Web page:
“We want to once again make it clear to the US side that the Chinese side is fully prepared for any eventuality and that the People’s Liberation Army of China will never sit idly by, and we will make resolute response and take strong countermeasures to uphold China’s sovereignty and territorial integrity,” Zhao said. “We have on many occasions stated our grave concern and solemn position that we firmly oppose Speaker Pelosi’s attempted visit to Taiwan region, and will take firm and strong measures to safeguard national sovereignty and territorial integrity.”

“The One China principle is what underpins peace and stability across the Taiwan Strait,” he added. “It is the United States that has constantly distorted and hollowed out the One China policy and made irresponsible remarks on the Taiwan question, creating tension across the Strait. The U.S. side lately has begun to stress the need to safeguard the sovereignty and territorial integrity of each country. We hope that the U.S. side should first act as it speaks on the Taiwan question and must not play the double-standard game.”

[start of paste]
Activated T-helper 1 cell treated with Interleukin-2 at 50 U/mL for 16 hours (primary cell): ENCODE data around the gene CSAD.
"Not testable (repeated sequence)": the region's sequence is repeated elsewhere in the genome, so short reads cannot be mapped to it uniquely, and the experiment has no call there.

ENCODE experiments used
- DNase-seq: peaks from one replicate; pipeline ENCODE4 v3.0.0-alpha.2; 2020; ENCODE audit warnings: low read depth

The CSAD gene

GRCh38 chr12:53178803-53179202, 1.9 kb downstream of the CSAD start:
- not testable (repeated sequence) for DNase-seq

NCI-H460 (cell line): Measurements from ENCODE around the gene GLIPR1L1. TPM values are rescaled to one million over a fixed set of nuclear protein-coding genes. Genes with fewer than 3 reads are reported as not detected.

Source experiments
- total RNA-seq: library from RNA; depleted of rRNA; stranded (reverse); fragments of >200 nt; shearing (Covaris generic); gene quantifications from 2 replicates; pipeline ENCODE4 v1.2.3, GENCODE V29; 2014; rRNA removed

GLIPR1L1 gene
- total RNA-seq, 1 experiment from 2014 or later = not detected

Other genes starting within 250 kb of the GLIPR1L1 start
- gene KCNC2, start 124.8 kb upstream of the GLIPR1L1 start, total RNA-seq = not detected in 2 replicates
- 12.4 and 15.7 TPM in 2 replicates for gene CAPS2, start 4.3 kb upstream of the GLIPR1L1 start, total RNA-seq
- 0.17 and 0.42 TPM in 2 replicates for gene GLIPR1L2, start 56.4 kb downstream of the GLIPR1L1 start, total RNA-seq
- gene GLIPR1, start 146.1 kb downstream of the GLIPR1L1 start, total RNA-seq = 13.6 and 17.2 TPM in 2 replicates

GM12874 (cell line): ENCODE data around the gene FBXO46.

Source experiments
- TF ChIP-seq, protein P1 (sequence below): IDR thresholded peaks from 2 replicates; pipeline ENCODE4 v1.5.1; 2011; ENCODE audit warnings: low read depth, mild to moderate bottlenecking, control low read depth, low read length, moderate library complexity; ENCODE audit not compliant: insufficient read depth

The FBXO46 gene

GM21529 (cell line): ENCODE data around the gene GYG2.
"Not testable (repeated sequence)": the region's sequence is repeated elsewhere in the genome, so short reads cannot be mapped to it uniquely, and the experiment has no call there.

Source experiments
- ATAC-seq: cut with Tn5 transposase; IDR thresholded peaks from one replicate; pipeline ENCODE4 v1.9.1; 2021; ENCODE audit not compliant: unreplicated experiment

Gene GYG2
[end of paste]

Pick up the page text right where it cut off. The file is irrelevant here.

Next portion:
Under the so-called “One China principle”, Beijing regards Taiwan as their territory, a renegade province to be reunified — by force if necessary — with the mainland. The U.S. has a “One China Policy” recognizing the people of Mainland China and Taiwan being part of “One China,” that Beijing is China’s sole legal government and does not support an independent Taiwan, but considers the matter “unsettled.” Washington is also militarily supportive of the self-governing island and maintains extensive commercial and unofficial ties.

Taiwan split from mainland China in 1949, following a civil war between the Nationalist Party’s forces and those of the Communist Party. As the communists took control of the mainland, the nationalists retreated to the island of Taiwan where they established their new capital.

Both sides agree that they are one country but disagree on which is the national leader. Although they have no formal relations, the island’s economy remains reliant on trade with the mainland.

The U.S. switched diplomatic recognition from Taipei to Beijing in 1979. The Taiwan Relations Act, which went into force that same year, requires Washington to provide Taiwan with the means to defend itself.

Hua Chunying, a senior spokesperson for the Chinese foreign ministry, appeared to dial down the rhetoric on Tuesday before Pelosi’s arrival was officially announced, telling reporters that Beijing and Washington “have maintained close communication.”